Some news developments on this, that I thought may be helpful to the readers in having it accessible in one entry (as this continues to be a topic of interest to the Dude and the community --even WNYC
had a blurb on it recently; it aint' goin' away folks...):My preliminary post on it, and the follow-up. I welcome comments, just please read those that have already been left by readers and my responses to them before commenting.Arizona approves bill protecting pharmacists in denying by reason of conscience providing emergency contraceptives...I wonder how they will operationally handle this for those who need it in a fair and equitable manner?Commentary on the Illinois reasoning and repercussion of a Conscience Act. (Arguing Pro)Information on a survey being conducted of Kentucky pharmacists in order to obtain info on how frequent such requests are (and briefly mentions Illinois Gov. Blagojevich's directive to dispense such drugs without delay).Commentary on the down-side of such clauses, specially addressing that the pharmacists actions may trump the decisions of the primary health care providers (e.g., doctors) and that pharmacists cannot act in that capacity; as well as the dangers in expanding conscience clauses to encompass pharmacists as well. I agree with the writer that pharmacists who cannot conduct their expected duties (and it is pretty clearly laid out what those are) should find another livelyhood, but the question that argument doesn't answer and hence feels insufficient on is how is that different from the primary health care workers? Is it that those jobs (i.e., those of the physicans) have a broader decisional scope and hence that somehow entitles them to conscience exceptions? The Dude mostly is on the side of pharmacists doing their job and if they can't then finding something else to do -as noted in my previous posts- but I do want to find a satisfactory reason for differentiating why conscience exeptions as such are not as neatly applicable to them. And thus far in the debate, no one has appeared to make that necessary distinction.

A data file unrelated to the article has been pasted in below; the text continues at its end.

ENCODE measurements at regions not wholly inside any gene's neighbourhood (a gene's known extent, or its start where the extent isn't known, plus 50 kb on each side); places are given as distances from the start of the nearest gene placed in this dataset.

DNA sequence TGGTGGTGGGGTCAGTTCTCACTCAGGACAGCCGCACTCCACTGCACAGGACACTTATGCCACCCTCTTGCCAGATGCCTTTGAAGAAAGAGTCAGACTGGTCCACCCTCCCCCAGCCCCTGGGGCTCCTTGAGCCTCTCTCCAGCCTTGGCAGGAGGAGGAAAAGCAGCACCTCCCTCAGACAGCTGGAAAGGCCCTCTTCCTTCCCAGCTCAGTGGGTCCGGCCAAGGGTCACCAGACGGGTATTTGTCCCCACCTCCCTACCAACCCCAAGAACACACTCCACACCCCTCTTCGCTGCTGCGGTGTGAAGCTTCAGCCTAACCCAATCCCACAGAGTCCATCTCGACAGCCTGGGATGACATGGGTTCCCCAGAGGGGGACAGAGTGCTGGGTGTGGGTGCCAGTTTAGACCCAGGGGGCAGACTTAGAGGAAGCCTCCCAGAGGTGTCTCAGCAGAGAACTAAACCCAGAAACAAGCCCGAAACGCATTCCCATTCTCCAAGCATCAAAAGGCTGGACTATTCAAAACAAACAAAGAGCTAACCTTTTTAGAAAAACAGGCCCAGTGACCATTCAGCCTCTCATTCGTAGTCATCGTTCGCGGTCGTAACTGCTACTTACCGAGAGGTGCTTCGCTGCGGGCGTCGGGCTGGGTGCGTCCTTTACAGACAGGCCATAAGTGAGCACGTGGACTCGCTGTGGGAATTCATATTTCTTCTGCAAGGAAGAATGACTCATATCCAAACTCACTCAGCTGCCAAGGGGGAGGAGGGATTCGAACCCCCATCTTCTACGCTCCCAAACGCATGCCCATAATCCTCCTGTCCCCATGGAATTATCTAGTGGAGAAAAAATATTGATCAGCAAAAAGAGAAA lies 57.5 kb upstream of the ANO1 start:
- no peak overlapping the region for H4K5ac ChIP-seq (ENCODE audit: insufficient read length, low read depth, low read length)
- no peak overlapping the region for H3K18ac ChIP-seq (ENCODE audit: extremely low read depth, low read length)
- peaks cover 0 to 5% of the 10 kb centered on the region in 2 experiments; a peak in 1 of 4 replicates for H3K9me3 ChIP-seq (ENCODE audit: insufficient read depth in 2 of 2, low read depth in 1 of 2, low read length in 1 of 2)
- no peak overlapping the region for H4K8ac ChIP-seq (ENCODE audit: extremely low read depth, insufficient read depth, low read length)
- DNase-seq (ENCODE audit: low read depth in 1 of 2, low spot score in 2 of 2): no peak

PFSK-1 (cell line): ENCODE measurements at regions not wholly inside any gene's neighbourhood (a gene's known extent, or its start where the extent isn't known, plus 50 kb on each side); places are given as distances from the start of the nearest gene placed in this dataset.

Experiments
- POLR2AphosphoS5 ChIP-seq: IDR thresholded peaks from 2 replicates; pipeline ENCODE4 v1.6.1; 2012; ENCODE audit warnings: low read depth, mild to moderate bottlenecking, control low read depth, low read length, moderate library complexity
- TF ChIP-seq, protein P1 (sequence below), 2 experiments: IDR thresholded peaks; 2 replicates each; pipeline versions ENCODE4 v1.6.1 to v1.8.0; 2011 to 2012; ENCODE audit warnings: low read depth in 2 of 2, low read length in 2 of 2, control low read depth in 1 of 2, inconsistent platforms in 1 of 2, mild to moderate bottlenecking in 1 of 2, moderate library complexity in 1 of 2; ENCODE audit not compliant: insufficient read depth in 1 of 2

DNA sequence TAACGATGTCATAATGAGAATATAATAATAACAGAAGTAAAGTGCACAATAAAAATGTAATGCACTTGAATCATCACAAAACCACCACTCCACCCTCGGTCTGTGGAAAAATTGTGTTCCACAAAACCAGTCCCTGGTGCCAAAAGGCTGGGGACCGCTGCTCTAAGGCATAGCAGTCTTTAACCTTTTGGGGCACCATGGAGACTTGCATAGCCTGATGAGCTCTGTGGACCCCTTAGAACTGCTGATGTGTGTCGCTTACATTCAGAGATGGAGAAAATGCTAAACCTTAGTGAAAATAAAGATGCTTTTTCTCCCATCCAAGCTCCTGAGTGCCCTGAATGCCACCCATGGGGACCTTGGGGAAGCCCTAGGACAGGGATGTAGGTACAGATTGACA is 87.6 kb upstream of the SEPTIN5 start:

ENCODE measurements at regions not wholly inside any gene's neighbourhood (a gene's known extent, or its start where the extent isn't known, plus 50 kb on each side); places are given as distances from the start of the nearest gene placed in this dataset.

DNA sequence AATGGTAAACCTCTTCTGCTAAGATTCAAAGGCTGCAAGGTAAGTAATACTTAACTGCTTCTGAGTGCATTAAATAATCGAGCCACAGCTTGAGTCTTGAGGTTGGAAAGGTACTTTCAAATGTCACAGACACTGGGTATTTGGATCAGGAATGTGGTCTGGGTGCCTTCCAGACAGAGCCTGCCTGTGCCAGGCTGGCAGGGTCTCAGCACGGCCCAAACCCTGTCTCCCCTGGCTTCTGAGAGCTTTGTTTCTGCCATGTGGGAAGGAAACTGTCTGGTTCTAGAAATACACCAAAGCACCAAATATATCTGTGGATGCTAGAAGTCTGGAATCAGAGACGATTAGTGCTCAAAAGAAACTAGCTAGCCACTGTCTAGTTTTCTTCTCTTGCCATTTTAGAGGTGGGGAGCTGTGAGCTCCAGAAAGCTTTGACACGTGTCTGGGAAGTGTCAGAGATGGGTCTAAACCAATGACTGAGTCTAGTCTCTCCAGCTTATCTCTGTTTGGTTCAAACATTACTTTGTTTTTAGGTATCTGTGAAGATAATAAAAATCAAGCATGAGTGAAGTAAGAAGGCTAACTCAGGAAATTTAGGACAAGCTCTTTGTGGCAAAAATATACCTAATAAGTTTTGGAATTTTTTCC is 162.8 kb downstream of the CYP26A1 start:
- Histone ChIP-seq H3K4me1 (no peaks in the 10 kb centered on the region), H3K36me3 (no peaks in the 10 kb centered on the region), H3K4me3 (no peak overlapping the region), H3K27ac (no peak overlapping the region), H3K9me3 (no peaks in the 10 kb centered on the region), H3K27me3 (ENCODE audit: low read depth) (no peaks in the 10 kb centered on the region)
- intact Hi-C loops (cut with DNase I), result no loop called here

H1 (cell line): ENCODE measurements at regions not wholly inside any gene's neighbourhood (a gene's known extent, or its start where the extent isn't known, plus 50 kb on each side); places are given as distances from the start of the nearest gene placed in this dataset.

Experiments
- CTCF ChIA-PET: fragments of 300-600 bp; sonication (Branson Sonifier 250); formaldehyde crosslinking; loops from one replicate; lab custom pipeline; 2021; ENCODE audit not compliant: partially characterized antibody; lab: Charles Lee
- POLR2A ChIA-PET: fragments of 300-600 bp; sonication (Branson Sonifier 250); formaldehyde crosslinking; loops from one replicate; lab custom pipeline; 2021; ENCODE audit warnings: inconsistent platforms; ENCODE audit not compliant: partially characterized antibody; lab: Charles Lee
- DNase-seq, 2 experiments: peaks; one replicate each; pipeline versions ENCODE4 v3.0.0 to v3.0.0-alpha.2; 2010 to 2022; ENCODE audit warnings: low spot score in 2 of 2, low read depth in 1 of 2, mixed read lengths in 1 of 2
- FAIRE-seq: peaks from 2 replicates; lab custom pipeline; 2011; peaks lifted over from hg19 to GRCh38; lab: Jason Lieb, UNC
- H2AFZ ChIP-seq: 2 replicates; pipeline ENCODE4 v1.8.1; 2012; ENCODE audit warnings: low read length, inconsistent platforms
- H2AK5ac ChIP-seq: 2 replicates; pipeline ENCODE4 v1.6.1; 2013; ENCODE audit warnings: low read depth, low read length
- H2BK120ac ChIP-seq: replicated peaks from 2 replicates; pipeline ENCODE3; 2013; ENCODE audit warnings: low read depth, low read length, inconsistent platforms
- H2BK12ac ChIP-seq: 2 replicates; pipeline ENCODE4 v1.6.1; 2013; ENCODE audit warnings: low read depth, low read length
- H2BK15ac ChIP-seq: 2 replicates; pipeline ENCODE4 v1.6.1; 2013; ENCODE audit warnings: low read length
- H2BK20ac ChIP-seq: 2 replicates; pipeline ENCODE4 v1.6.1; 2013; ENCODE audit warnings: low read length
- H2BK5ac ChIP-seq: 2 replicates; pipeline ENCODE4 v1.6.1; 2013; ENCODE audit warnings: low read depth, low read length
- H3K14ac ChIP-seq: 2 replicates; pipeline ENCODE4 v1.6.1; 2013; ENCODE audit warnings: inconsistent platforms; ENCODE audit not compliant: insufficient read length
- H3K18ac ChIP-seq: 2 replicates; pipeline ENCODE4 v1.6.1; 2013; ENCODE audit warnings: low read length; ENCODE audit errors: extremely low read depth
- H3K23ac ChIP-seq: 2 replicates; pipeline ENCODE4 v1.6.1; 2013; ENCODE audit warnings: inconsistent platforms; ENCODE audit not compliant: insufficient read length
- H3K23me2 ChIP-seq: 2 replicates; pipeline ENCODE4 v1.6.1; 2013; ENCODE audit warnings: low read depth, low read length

Further and once again, the articles don't address -certainly not sufficiently- how this is really going to be operationalized. If women need emergency contraception at 2 a.m. (and I think it's valid to remove an analysis of why she needs that prescription as that's not related to the prospective harm perceived by those acting per their conscience), and she has only several hours to take that emergency contraceptive, how will she readily be able to know which pharmacy to go to? How will such information be made available to the public so that the lay person can know that only pharmacy X can serve them?